cross-malware-hack-windows-linux-osxShort Bytes: A cross-platform malware family has been reported by a security researcher from Kaspersky Lab. The malware can create a backdoor on Windows, Linux, and Mac OS X machines to collect data which can be transmitted to Command and Control Server over an encrypted connection.

Times have gone when the term malware was familiar only to the ears of Windows users. A probable reason was the popularity advantage Windows operating systems had over others. With time, the evil-minded cyber attackers have become more sophisticated and somewhat, lazier. That’s the reason they are coming up one stop solutions in the form of cross-platform malware. A single malicious program designed to take advantage of various operating systems and create backdoors.

A similar kind of backdoor called Mokes was reported for Linux and Windows operating systems by security researcher Stefan Ortloff of Kaspersky Lab in January this year.

For Linux, the backdoor malware called DropboxCache aka Backdoor.Linux.Mokes.a comes wrapped in a UPX ( Ultimate Packer for eXecutables) file. After initial execution on a Linux machine, it replicates itself to the following locations if it feels the need to do so,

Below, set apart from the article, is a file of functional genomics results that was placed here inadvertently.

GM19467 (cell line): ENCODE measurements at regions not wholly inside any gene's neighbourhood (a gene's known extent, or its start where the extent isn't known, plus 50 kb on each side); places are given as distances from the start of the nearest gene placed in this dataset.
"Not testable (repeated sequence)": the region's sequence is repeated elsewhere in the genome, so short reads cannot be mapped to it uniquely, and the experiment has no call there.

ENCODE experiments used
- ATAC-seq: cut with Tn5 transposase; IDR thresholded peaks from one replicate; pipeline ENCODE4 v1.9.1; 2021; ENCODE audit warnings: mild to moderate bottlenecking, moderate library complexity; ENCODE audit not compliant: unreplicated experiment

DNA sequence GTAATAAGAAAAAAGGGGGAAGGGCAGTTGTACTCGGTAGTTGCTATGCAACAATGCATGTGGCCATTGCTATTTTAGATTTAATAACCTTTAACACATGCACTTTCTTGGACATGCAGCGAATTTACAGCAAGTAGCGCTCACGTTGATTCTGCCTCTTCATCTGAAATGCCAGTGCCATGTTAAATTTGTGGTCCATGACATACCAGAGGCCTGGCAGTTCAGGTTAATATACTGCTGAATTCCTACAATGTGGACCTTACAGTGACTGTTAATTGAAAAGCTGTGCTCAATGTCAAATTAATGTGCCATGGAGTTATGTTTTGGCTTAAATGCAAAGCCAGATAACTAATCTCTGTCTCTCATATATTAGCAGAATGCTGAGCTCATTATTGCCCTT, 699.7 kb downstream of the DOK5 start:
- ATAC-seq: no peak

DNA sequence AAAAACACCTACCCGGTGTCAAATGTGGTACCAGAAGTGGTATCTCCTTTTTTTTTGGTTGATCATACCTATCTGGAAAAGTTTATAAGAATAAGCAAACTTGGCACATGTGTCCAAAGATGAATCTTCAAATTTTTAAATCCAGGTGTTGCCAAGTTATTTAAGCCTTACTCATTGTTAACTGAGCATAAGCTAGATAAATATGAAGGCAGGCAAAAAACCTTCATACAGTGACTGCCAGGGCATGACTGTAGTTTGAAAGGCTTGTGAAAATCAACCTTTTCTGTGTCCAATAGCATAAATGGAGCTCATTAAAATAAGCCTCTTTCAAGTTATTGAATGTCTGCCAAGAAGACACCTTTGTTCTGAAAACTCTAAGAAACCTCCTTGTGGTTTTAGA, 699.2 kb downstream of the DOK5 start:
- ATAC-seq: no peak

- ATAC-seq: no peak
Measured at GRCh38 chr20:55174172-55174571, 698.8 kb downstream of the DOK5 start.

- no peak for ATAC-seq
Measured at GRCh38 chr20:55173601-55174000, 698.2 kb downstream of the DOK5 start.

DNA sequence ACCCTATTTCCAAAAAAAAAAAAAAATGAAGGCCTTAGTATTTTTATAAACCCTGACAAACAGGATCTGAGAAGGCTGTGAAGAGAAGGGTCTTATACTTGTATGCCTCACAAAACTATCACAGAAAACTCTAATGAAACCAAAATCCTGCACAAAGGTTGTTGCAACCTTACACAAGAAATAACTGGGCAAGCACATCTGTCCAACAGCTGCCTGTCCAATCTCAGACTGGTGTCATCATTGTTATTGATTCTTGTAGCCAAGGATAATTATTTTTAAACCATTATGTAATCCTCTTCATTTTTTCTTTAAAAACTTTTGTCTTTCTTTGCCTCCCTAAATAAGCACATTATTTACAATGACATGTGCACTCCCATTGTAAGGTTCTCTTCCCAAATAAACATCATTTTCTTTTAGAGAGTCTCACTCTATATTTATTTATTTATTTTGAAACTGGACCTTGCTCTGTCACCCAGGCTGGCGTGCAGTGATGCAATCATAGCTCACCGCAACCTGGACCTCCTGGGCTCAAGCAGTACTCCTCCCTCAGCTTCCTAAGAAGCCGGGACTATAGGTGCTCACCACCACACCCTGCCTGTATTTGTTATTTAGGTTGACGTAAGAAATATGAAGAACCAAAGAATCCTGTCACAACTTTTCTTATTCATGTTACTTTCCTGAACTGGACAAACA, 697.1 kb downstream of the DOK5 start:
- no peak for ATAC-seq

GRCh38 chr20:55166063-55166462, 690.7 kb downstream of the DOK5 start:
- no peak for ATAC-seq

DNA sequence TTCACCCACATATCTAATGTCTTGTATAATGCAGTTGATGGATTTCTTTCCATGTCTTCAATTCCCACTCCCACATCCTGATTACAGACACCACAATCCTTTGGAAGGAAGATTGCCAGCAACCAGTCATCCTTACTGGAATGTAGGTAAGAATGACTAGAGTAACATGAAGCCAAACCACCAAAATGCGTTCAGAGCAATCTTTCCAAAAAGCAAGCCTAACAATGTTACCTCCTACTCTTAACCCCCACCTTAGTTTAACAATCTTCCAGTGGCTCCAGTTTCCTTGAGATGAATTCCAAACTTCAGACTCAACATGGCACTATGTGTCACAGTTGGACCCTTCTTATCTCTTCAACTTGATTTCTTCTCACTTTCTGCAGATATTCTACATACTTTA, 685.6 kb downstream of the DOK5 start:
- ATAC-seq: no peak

• $HOME/$QT-GenericDataLocation/.mozilla/firefox/profiled
  • $HOME/$QT-GenericDataLocation/.dropbox/DropboxCache

For Windows, this 32-bit Mokes.a variant has a name OLMyJuxM.exe aka Backdoor.Win32.Mokes.imv. As the name suggests it is an executable file. It copies itself to nine different locations in %AppData% folder on the affected Windows machine along with creating an entry in Windows Registry.

What Mokes.a can do?

Ortloff describes that the Mokes malware is a great spy. It establishes an encrypted connection to a C&C (Command and Control) Server using AES 256-CBC encryption. It can capture user keystrokes, scan for files like office documents on the machine, monitor USB storage, take screenshots every 30 secs, and record audio and video clips. It can send all the data to its C&C server which is controlled by the attacker.

The malware can also create a temporary file of the collected data if the C&C server is not available for transfer. For instance, when the host device is disconnected from the internet.

The Missing Piece

Several months later, Ortloff has managed to find the brother of the cross-platform backdoor family Mokes.a on the Mac OS X operating system. Backdoor.OSX.Mokes.a is written in C++ using the cross-platform framework Qt. It has similar capabilities as described for other variants.

The cross-platform malware variant on Mac OS X replicates itself in the following locations:

  •  $HOME/Library/App Store/storeuserd
  • $HOME/Library/com.apple.spotlight/SpotlightHelper
  • $HOME/Library/Dock/com.apple.dock.cache
  • $HOME/Library/Skype/SkypeHelper
  • $HOME/Library/Dropbox/DropboxCache
  • $HOME/Library/Google/Chrome/nacld
  • $HOME/Library/Firefox/Profiles/profiled
The malware seems to be dangerous but the researcher has not commented about how far it has reached and if it has done any real life widespread damages. But findings like these are a matter of concern as ease up the process of attacking millions of devices based on different platforms.

With the inputs from The Hacker News

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